The Significance Of On Liberty
The philosophical essay, On Liberty, written by John Stuart Mill, has made a significant impact surrounding the idea of power, and how much power society should have and what is, and is not acceptable within a society. Mill was able to develop these abstract ideas during the 18th century because he had hope that the people may be able to rule themselves. He was sure that if the focus could be taken off the wars and small population and instead focus on the best interest of society as a whole, this obscure idea was in no way out of reach. His whole theory was based around the idea of Liberty. Liberty alluded to a society where the individuals were protected from arbitrary power exercised by political powers. Mill argues that “[i]f all mankind minus one were of one opinion, mankind would be no more justified in silencing that one person than he, if he had the power, would be justified in silencing mankind” (Mill 14). In this paper I will talk about how Mill is meticulous in the way he is able to justify his theory and explain the limitations of his theory in the works On Liberty, all that being said, I will also draw attention to how his ideology comes with certain assumptions which must be in place for this theory to make any sense whatsoever. I believe that the argument brought forward by John Stuart Mill on the topic of free speech is not only accurate, but also seamlessly coincides with the current controlling of speech in Canada.
John Stuart Mill had a very strong opinion with plenty of support to justify exactly why his idea was the best answer to the unresolved issue about the guidelines of freedom of speech. He justified his theory by explaining that there must be protection for the few people or even singular person with an opinion differing from the rest of any society. Although, it is frightening to imagine speaking up to a large group of people who have a polar opposite view, and are most likely hungry to silence an opposing thought. Having the guidelines that Mill suggested supports the individual, giving them a back bone. For example the Pro Life protestors who feel very strongly against the practice of abortion. Having protection for these groups, created by the existence of guidelines to free speech, keeps them safe from a grand number of the population with a differing opinion. Mill further justified his argument by taking the appeal away from having a complacent society. Mill stated that “All silencing of discussion is an assumption of infallibility” (Mill 15). Mill believed that if people were accepting of new and opposing thoughts, it would allow the society to be aware and have an opportunity to challenge the current beliefs within that society, meaning the society was okay with being wrong. Put simply, John Stuart Mill was trying to open everybody’s eyes to the concept that change is healthy and necessary as a society progresses. One example that perfectly demonstrates this is women in the workforce. Throughout history women were oppressed in many ways, including in the workforce. Not only were they encouraged by the government and mainly the patriarchy to stay home, but they were payed a dramatically lesser amount of money for completing the same job as a man. If one woman or a small group of women had never spoken up and against the opinion of the majority, there may still be great oppression against women today. Mill effortlessly justified how free speech is necessary and how change is nothing but something to encourage. These ideas are both tirelessly practiced today in Canada’s society.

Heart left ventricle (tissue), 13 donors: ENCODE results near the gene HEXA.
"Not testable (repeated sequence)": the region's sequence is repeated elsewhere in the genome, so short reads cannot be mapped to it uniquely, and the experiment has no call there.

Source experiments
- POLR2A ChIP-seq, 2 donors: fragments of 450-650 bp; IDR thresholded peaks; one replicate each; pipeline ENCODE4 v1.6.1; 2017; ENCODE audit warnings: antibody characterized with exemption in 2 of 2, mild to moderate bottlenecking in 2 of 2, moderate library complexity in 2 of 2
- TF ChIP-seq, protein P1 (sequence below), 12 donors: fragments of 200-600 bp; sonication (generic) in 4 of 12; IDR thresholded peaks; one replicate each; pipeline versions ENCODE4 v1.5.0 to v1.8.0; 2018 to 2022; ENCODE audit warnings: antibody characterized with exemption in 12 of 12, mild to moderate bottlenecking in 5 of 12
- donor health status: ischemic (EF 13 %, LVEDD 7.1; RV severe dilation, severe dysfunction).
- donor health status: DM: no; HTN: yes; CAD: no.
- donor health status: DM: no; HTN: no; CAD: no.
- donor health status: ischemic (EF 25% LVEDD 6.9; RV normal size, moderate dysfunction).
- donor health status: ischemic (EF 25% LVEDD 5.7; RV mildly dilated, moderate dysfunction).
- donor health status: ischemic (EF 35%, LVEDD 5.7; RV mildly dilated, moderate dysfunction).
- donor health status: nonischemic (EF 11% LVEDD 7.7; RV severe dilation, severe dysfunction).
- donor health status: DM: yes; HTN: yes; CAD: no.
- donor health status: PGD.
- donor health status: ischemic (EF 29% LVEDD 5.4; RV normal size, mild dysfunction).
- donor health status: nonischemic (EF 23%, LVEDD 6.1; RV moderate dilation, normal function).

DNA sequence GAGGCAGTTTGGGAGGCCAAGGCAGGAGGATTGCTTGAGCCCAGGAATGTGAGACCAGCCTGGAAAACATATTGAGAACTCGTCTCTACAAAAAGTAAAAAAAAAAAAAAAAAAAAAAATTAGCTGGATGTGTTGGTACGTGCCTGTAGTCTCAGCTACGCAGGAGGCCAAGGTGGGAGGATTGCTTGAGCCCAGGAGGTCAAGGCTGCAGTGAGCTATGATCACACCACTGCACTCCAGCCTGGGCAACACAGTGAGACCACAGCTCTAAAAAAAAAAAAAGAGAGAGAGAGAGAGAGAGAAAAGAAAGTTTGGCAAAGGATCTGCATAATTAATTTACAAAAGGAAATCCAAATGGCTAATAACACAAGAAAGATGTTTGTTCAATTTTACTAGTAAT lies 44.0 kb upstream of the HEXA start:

It is clear there are limitations to what “Freedom of Speech” should look like, although there is fairly few. John Stuart Mill clearly believed that people should have the freedom to do or say whatever they would like to, he said himself that there should be “absolute freedom of opinion and sentiment on all subjects, practical or speculative, scientific, moral or theological” (Mill 10). However his train of thought abruptly stops as soon as a person or a group of people is harmed by the action in any way. Another term for this is the harm principle. The harm principle plays a significant role in Mill’s ideology. Looking at the limitations Mill felt were imperative to put on free speech, it is clear this principle is existent both in his theory as well as in Canada today. It is unquestionably common courtesy to avoid harming others with speech, although it is unfortunate that there are still people who do speak in a way that is harmful to others, which results in great public outrage. One example being the negative response from the public when University of Toronto professor shared that he was against using gender neutral pronouns. The entire harm principle was derived from the principle of utility, in which states when a person is making a decision they should focus on making a decision which creates the greatest amount of happiness for the greatest number of people.